Friday, July 25, 2008

More Arab crosses!


Ancient Oaks Farm breeds Arab crosses and I found these great pictures on the COTH listserv. My favorite of their recent foals is Impetuous, by a.o. Breeze and out of out of an anglo-trakhener mare:


  1. Maybe it's just because I'm not an Arab fan, but my first thought when I popped over to BTB today was, OMG WTF is that needle-nosed THING!? I know Arabians have an illustrious history of improving many breeds, but if you're going to give me a hot horse I'll take a Thoroughbred over an Arab any day. So, in your opinion what are these Arabian crosses adding to the dressage arena?

  2. Beauty is in the eye of the beholder, as always. I think he's just exquisite.

    What do I think they add? Lightness. A more modern type. Another perspective. Arabs have been in the breeding mix for warmbloods for quite some time. Absatz had a lot of arabian blood and passed on arab traits...

    I don't know your background, so don't be offended if I underestimate your experience evaluating babies. I'm a newbie myself. But back in 2006 I looked at a Liberty Gold baby hanoverian -- 3 weeks old -- with a super-dishy and delicate face, and it seemed too feminine to me. I saw him again as a yearling, and it had all softened to a refined but very handsome head.

  3. Thanks for answering my question. I've been out of the dressage world for a while, and was interested in your perspective. I've met several successful lower-level Arabs/Arab-crosses, but never seen one competing at higher levels. Do they and can they?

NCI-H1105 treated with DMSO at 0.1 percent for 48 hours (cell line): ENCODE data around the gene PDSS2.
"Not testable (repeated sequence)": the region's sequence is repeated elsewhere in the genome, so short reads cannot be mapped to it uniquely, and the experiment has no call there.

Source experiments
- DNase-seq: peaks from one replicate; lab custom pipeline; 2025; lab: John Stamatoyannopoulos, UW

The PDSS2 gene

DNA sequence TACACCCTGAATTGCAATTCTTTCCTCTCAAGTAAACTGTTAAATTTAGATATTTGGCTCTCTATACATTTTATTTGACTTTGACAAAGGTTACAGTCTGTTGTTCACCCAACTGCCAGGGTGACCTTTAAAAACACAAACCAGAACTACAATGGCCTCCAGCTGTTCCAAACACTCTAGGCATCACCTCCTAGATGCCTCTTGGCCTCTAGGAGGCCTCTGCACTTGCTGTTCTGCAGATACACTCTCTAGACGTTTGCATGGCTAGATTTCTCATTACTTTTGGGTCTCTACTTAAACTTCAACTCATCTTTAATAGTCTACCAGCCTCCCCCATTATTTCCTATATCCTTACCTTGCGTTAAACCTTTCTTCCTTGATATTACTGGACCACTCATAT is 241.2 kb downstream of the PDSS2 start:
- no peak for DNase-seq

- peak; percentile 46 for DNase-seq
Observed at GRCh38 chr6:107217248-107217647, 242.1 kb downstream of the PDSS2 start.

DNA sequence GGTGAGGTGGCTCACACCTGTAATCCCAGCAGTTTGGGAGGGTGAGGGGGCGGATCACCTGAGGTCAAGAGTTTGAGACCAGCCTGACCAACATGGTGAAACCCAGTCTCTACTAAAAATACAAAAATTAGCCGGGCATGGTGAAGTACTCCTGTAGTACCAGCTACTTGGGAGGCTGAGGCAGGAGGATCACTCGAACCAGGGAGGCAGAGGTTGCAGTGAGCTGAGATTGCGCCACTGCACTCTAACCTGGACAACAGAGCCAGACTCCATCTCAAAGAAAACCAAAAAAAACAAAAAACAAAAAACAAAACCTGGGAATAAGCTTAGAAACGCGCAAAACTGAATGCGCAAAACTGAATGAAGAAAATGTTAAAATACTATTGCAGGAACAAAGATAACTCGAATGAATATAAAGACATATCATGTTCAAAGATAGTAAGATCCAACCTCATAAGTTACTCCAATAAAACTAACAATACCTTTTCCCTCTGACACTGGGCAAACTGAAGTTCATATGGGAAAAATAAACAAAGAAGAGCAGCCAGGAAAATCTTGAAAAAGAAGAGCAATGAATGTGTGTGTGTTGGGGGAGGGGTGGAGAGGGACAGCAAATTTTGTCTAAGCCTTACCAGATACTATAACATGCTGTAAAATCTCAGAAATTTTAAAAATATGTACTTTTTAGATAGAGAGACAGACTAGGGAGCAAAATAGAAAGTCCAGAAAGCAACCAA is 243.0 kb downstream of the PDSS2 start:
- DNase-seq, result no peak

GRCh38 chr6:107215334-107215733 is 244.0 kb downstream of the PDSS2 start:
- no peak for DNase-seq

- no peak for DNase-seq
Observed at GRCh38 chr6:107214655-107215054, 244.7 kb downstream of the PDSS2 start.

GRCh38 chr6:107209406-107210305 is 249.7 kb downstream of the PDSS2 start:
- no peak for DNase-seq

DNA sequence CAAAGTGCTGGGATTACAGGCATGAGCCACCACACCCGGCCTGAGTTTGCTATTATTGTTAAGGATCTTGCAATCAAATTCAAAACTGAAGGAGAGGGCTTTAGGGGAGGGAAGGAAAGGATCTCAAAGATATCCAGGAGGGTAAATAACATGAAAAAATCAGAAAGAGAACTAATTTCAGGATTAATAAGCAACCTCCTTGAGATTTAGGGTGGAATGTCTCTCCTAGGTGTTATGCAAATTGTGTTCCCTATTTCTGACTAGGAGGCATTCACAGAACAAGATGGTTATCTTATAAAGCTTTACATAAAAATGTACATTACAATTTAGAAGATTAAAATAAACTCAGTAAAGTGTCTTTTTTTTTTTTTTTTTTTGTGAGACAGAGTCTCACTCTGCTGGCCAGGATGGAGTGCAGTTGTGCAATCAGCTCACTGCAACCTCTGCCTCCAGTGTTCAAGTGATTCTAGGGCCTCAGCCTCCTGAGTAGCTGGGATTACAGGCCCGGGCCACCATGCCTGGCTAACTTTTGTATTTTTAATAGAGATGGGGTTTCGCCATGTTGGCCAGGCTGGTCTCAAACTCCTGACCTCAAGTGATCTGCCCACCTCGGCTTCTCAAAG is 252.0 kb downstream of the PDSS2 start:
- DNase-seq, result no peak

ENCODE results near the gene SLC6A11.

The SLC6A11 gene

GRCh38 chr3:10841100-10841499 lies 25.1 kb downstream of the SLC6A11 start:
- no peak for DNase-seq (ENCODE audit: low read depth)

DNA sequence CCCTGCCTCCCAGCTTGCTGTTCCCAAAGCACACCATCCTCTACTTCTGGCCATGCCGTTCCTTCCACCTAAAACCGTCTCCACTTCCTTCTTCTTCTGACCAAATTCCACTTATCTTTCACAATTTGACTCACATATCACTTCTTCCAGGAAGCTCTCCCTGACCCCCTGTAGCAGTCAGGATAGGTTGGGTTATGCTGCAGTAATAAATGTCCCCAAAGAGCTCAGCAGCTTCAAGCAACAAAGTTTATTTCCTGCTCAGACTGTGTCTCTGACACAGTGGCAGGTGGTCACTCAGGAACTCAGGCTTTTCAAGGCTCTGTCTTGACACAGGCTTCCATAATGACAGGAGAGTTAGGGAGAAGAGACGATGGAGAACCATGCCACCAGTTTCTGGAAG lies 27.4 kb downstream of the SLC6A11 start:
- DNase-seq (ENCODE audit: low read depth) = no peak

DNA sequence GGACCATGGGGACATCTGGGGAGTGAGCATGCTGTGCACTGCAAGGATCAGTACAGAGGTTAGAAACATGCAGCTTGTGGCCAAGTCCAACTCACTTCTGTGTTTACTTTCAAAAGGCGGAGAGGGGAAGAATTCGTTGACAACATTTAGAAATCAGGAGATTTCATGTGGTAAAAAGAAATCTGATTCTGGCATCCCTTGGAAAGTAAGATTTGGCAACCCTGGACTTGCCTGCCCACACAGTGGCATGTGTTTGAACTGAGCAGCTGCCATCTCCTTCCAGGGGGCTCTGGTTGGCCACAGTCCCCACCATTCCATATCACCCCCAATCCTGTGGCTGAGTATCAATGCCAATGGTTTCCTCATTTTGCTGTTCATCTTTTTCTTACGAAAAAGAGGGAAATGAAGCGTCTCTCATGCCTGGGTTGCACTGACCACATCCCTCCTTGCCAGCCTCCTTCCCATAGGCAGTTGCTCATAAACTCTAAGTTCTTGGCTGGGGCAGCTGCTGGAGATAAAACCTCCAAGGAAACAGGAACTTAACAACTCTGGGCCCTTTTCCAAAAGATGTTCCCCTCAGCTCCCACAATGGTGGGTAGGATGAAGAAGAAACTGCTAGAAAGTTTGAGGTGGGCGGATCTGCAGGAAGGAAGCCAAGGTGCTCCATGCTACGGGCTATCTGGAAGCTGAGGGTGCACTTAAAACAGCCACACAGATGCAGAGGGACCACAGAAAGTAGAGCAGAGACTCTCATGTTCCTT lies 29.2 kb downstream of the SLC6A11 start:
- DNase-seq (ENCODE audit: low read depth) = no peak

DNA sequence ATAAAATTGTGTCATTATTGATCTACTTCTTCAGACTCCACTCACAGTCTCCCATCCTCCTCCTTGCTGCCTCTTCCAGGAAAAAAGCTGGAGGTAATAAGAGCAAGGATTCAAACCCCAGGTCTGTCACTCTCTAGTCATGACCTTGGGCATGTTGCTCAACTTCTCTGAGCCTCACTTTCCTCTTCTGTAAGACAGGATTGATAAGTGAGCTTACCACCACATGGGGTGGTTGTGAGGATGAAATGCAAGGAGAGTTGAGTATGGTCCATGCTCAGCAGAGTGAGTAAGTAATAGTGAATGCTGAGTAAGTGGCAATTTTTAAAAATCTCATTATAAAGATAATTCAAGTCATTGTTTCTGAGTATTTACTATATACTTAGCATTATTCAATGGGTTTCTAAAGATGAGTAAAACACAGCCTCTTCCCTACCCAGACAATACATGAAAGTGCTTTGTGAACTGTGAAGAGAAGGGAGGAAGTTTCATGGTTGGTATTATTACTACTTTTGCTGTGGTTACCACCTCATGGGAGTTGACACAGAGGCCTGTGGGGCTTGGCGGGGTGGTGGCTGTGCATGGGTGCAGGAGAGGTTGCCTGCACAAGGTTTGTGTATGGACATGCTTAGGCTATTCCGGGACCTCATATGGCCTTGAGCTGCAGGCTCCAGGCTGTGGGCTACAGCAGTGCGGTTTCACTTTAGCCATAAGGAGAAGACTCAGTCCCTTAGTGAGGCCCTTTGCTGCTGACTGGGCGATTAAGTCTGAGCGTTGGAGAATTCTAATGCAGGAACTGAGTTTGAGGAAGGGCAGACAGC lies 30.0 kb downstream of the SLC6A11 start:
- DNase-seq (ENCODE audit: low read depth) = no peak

Crossbreeding "sporthorses" is popular right now, but it seems like a lot of those prospects are coming to nothing...they're just more unregistrable grade mutts when it comes down to it. That said, please don't think I'm insulting Ancient Oaks - it's clear from their website that they are breeding very nice, proven, inspected stock. It's more the backyard breeders crossing Arabs with Friesians and expecting to make 20k a pop that I object to.

  4. Yep, I agree there is a lot of irresponsible breeding going on and I cringe when I see inexperienced mare owners crossing the most unlikely animals! There truly ARE wonderful examples of Arabs in the upper levels. A woman I know/boarded with trained her modestly bred arab to Grand Prix. The bond they had, and the intelligence and work ethic of the animal, was amazing. He was also beautiful to watch, even though to look at him you would not have thought "grand prix prospect."

    I guess the other point is that the most gorgeous well-conformed animals may not want to do the work--there are at least as many examples of those as there are humbler animals who are willing...

  5. Go to
    to see a picture of Windkist on Fire,
    the horse I referred to earlier...

  6. It's great to see that. It's certainly nice to know that horses other than Warmbloods can have so much talent and achieve amazing things in the dressage arena.

  7. The first thing I thought was: how far can we go in breeding these horses away from their original ancestry? This looks misformed to me... I have photographs of my grandfather on Arabians when they used to import Arabians from the Bedoeins themselves and resell them. These horses look like strong elegant horses, not at all like the malformations created here by inbreeding. One of them, "Blanca" even went into the army in WW1 with him. My great grandfather lived with the Bedoeins and their horses for 10 years. I think he would be appalled if he saw a 'modern' Arab today.

  8. Hi,

    Can't both be beautiful? I also love the old style collies, morgans, and arabs.


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